8. Canon 750D.

We can see a decreasing trend in DSLRs prices. This is because people tend to prefer mirrorless cameras nowadays. New mirrorless cameras offer much more than a DSLR like portability features, 4K recordings, etc.

Writer’s pick

I personally use “Nikon D5300“. In the series of best cameras for beginners in photography, we have reviewed this model. It offers much more than an entry-level camera. It gives you a pro-feeling. I have been using it for 3 years and I am happy with its results.

Particularly, in lit environments, it can give really beautiful results. However, in a low-light environment, it can degrade quality a bit. Its body is made up of plastic yet I feel the build is strong enough.

Final verdict

In this series of best cameras for beginners in photography, we pick “Nikon D3500” to be the best beginner camera for photography. It is because it provides all the necessary features required for a budding photographer.

It is easy to use, light-weight and gives a better result. But maybe along the road, you might need to upgrade it if you plan to become a professional photographer.

What’s next?

So let’s say you have ordered yourself a brand new camera. It’s so exciting. You can’t wait to get your hands on it and shoot the first picture.

Play around with your camera. Experiment with different things. After all, it is your camera. Take it outside. Take pictures from all the built-in modes and see how they differ. And then move on to the manual mode, the secret sauce of a professional camera.

Here is a potential roadmap you could chart for yourself. It will help grow your photography skills while giving you career opportunities. Feel free to tweak it to your needs and set it as a goal.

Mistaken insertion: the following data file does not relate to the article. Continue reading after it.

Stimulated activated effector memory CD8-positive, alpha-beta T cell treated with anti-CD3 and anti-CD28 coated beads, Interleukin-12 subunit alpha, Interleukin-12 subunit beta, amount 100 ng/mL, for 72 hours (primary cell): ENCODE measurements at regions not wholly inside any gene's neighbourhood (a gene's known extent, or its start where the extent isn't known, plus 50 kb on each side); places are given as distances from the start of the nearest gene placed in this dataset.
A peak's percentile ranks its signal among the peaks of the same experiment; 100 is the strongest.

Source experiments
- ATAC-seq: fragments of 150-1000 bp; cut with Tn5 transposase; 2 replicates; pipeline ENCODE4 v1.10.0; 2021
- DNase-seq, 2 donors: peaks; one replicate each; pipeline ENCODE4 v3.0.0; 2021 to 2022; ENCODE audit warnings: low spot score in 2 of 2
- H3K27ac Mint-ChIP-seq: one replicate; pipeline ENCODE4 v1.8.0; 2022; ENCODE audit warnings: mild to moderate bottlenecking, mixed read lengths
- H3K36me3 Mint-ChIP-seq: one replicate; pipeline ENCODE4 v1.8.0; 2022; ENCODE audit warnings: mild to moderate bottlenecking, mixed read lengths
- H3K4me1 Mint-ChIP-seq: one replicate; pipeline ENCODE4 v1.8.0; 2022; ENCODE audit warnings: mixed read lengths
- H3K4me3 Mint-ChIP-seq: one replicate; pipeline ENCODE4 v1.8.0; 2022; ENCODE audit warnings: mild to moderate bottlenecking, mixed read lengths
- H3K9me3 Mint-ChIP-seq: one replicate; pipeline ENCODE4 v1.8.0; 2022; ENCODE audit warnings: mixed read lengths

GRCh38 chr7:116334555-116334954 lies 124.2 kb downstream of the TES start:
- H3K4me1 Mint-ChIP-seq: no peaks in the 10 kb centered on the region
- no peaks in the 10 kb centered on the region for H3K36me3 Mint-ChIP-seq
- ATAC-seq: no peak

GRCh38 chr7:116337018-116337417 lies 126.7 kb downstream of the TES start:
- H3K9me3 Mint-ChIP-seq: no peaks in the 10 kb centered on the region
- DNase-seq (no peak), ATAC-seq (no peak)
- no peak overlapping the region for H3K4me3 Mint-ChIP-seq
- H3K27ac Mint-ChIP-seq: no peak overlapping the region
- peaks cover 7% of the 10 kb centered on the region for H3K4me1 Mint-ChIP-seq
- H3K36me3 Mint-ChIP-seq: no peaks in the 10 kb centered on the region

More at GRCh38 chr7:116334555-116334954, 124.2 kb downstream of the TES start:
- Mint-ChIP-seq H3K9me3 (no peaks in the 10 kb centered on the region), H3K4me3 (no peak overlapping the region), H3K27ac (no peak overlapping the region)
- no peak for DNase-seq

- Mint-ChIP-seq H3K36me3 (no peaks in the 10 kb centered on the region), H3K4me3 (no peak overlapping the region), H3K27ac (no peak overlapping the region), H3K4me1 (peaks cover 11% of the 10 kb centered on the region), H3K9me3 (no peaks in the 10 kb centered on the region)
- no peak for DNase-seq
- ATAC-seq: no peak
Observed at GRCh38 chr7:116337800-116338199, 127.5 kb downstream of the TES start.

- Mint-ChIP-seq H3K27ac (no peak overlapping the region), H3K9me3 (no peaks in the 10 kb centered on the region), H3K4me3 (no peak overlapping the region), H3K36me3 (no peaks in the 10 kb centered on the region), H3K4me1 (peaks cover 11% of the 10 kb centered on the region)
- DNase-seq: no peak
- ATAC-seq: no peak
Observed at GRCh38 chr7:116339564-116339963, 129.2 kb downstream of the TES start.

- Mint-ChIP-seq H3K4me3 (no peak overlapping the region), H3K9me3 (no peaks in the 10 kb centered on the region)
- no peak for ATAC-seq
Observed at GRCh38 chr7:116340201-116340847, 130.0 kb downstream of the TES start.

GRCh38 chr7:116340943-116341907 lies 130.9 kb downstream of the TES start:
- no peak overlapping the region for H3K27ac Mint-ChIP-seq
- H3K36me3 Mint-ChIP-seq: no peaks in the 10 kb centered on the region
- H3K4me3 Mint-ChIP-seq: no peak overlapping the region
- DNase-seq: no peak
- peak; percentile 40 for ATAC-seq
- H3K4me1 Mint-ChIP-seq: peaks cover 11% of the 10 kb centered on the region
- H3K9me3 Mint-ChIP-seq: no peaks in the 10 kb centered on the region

Step 1: Learn to use your camera at full potential

Our digital camera reviews might have helped you in getting your first camera, but it won’t benefit you fully unless you maximize it’s potential. A professional camera offers so much control than simple point-and-shoot cameras found in smartphones.

It is up to you to explore all those options so you can figure out the limits of your camera for photography.

Step 2: Build a portfolio

After you have gotten the hang of it, you should start critiquing your pictures to find the best ones. You can upload your pictures on various platforms like Pixabay or Unsplash. Many bloggers use these websites to get images in their blog posts.

Your pictures would, in turn, get exposure (pun intended) and you could make a name for yourself. This could help your best camera for professional photography to get to work and make money.

Step 3: Sharpen your skill

You could do this in many ways. You could ask a friend, a relative or maybe a professional photographer to show you the way around your camera. However, if you can’t find anyone, you can always take some great online courses like this one here.

Step 4: Buy some accessories

Buying a camera is just the first step. If you are looking to take it to the next level, then you might want to invest in some essential accessories like tripod, flashlight, and lenses.

Buying a camera for the first time leaves people with a lot of questions. We have got answers for some burning questions.

Frequently asked questions

Q. Which brand of camera is best for beginners?

Answer. For me, the answer is Canon. It feels easy to use and has plenty of resources available on the internet. The same can be said for Nikon, but at the end of the day, it comes down to personal preference.

Q. What types of cameras are best for beginners?

Answer. Mirrorless cameras are the best for beginners. They are lightweight, less intimidating and work almost as well as DSLR cameras, and in some cases even better. However, they are generally more pricey than DSLR cameras.

Q. How much does a good camera cost?

Answer. Beginner camera costs in the range of $300 to $500. If you are looking for a good camera, they are more pricey, going upto 1000 dollars.

Q. How much does a camera weigh?

Answer. Beginner DSLR cameras weigh between 0.9 to 1.5 pounds. While Mirrorless cameras weigh between 0.6 to 1.6 pounds.

We have attempted to answer some of the questions. However, if you have any other question or need any help with photography, feel free to comment below and we will do our best to assist you.